A: When dealing with high-risk operations all teams should apply the 5 Principles of HRO even if they call them by different names. For example, in the USMC there are often programs and policies that (if used correctly) will help teams, crews, and units achieve the 5 Principles, such as Risk Management (RM) and Crew Resource Management (CRM). RM is a process for identifying hazards, assessing risks, and reducing risks to acceptable levels. CRM is a crew performance system designed to integrate non-technical skills (also known as soft skills), such as communications and leadership, into system operations.

There are other programs and tools that help units apply the principles of HRO, although the HRO principles are not used in USMC vernacular. Some units are better than others. I was once part of a unit that had poor leadership. This was the kind of leadership where the top leaders felt it was okay to bark out orders and yell at their Marines as a standard style of leadership. I am not saying that there isn’t a time and place for yelling in the military, but to use it as a standard everyday leadership style along with intimidation is toxic.

In fact, you can find many articles on “Toxic Leadership” if you do a quick search engine query. In this unit the HRO Principle “Deference to Expertise” was routinely ignored. Deference to Expertise requires a degree of humility and admitting that we don’t know everything. We seek out information from experts to help make decisions.

When an organization has overbearing leaders who create an environment where expertise from lower levels is squashed, it is often a matter of time before things get to the point that are beyond leadership’s ability to control them. What needed to change was the overall attitude towards followers, and viewing experts as those who possess expertise and who can help, regardless of rank; trusting those who are put in their positions to do their work as technical and functional experts. Competency and trust are key elements to facilitate a Deference to Expertise.

Don’t Let Heroes Become a Single Point of Failure

Q: Does HRO offer startup founders insights on managing high performance teams?

A: I was in another unit that was more administrative in nature, but we had what I refer to as a Human Single Point of Failure (or what I call H-SPF). SPFs are often thought of in mechanical or engineering terms, such as a single generator supplying power to multiple different types of equipment. If the generator fails, all the equipment receiving power from that single generator also fails (unless there are backup systems in place).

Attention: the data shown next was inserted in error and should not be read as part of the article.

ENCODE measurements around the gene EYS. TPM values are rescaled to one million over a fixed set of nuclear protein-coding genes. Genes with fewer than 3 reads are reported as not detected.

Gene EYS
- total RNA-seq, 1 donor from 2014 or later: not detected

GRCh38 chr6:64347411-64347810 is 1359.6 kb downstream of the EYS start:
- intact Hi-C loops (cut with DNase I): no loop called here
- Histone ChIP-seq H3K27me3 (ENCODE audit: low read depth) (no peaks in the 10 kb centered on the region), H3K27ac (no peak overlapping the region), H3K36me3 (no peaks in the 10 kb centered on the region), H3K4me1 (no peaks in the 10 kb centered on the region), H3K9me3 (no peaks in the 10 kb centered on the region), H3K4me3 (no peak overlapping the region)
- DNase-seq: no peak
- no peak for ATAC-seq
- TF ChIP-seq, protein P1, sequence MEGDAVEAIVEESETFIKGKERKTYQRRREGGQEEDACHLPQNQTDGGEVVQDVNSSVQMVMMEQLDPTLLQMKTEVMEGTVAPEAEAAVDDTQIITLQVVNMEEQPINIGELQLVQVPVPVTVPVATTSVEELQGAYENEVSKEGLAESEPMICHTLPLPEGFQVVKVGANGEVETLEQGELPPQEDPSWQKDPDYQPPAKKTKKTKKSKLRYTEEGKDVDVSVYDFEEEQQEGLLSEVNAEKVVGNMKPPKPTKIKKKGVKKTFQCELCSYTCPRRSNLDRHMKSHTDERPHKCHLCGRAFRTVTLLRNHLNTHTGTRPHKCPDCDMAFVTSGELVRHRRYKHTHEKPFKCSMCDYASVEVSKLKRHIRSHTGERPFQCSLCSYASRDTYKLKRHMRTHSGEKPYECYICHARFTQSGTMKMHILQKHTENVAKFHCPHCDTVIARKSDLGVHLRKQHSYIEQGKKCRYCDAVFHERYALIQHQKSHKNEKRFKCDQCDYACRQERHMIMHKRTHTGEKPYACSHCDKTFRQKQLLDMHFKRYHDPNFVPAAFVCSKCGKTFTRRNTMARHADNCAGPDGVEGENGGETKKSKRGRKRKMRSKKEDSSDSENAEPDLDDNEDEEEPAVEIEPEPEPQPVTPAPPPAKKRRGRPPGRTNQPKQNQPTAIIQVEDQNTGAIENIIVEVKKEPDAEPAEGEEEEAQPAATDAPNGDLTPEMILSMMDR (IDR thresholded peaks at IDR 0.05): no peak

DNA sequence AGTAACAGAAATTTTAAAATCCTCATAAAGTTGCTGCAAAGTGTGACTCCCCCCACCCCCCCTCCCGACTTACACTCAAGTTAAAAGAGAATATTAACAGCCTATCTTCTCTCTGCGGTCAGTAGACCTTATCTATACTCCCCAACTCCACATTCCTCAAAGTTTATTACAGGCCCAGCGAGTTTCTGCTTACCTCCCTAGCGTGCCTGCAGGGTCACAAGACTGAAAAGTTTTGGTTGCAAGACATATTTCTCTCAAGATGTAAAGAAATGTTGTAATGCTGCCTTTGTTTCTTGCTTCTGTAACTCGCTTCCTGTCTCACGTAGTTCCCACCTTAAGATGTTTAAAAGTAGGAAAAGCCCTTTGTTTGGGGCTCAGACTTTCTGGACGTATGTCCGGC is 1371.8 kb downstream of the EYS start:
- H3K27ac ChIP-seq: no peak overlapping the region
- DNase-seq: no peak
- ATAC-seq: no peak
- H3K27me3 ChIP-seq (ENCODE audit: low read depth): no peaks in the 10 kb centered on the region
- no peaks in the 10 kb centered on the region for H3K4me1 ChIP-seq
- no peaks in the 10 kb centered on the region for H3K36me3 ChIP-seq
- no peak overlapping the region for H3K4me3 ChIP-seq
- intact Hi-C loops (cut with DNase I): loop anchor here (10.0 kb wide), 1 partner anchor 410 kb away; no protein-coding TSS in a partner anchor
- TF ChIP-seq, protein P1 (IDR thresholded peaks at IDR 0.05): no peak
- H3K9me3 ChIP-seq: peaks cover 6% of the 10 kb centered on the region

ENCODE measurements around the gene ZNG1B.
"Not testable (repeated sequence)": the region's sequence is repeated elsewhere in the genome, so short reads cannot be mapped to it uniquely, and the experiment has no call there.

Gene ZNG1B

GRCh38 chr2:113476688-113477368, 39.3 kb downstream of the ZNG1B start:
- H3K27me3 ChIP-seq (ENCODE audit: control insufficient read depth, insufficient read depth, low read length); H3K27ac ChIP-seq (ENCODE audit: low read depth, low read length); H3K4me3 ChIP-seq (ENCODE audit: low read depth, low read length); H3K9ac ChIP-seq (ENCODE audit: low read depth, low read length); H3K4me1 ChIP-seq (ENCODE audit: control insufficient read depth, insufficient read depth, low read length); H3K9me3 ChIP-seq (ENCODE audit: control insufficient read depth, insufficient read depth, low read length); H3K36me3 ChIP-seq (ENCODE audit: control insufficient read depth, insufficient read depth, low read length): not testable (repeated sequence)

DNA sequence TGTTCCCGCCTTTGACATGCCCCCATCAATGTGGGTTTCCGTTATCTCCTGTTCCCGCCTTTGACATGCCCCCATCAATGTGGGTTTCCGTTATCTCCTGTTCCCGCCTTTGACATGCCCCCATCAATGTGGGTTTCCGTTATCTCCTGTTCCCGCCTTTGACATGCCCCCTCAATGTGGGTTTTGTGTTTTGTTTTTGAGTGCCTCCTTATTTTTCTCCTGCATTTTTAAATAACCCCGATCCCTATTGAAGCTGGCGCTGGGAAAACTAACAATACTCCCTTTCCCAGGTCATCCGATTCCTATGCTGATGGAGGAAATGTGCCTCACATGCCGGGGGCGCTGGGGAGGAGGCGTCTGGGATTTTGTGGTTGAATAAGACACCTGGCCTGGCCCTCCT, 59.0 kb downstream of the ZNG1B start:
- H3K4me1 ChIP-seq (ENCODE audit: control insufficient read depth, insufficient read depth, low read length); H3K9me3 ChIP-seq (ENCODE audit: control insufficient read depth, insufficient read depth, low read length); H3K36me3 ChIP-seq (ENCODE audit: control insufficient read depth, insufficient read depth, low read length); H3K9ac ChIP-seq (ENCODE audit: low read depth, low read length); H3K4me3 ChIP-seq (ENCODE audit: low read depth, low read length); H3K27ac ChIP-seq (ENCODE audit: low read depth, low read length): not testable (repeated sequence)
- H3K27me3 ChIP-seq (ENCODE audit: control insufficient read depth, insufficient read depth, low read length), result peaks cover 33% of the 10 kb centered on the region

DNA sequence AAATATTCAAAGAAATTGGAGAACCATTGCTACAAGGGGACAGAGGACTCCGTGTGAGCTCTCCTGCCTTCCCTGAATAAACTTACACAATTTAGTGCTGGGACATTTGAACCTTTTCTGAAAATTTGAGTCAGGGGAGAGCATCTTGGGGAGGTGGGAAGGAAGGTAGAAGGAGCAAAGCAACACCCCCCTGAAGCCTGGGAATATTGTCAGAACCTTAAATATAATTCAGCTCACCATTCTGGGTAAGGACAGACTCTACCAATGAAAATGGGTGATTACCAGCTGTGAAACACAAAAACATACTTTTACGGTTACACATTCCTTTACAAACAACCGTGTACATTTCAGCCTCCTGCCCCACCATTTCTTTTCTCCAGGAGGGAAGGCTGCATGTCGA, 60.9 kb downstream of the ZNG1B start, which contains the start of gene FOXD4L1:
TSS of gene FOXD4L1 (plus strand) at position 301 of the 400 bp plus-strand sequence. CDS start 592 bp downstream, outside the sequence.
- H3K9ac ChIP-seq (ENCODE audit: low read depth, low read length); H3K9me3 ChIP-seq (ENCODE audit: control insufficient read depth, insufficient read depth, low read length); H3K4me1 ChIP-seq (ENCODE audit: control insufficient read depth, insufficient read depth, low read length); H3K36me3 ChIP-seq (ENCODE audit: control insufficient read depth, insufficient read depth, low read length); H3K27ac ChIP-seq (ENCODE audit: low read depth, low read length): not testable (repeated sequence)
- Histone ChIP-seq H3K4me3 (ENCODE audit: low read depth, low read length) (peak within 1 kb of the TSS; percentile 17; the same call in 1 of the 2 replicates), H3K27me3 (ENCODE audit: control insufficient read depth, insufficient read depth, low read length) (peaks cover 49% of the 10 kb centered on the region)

Organizational staffing isn’t much different, though. Organizations often place single individuals in critical positions, but without building in a depth of capacity to fill that position if something goes wrong, such as when that person can’t come to work, or transfers. Organizations may get too comfortable relying on “heroes” to get the job done rather than creating reliable and redundant systems that are more resistant to failure. This is somewhat understandable. People like to feel needed and often gain a sense of security through this, and the organization has their “go-to-guy” to get the job done. This often works until it doesn’t.

In this particular unit there was one individual who performed key duties and was the only person who knew how to perform those duties. This ignores the HRO principle of “Preoccupation with Failure.” When we are preoccupied with the potential failure points we should begin getting uncomfortable with things like H-SPFs and should start looking at ways to build in a depth of capacity with critical resources. In that particular instance I began a process of setting up additional personnel who could assist to reduce the likelihood of failure associated with a H-SPF.

Developing Resilience Is Key to Managing and Surviving Failure

Q: What can startups learn from HROs? Much of what startups do is to search for an effective business model, somewhat akin to a research organization looking for a new drug compound or chemical process or material. Research organizations tolerate a high rate of failure–how does this square with the HRO model?

A: If startup founders understand the 5 Principles of HRO and the components of Crew Resource Management (including communications, leadership, decision-making, assertiveness, situational awareness, mission analysis, and adaptability/flexibility) they can start building the structure to support a more resilient organization.

To explain resilience I will adapt the description my book Team Leadership in High-Hazard Environments: Performance, Safety and Risk Management Strategies for Operational Teams. A highly resilient organization should have the ability to accomplish operational goals with consistent performance and adequate levels of safety (managed risk), despite the existence of hazards, uncertainty, and risk, and while being exposed to constant external and internal pressure and unexpected disruptions and threats.”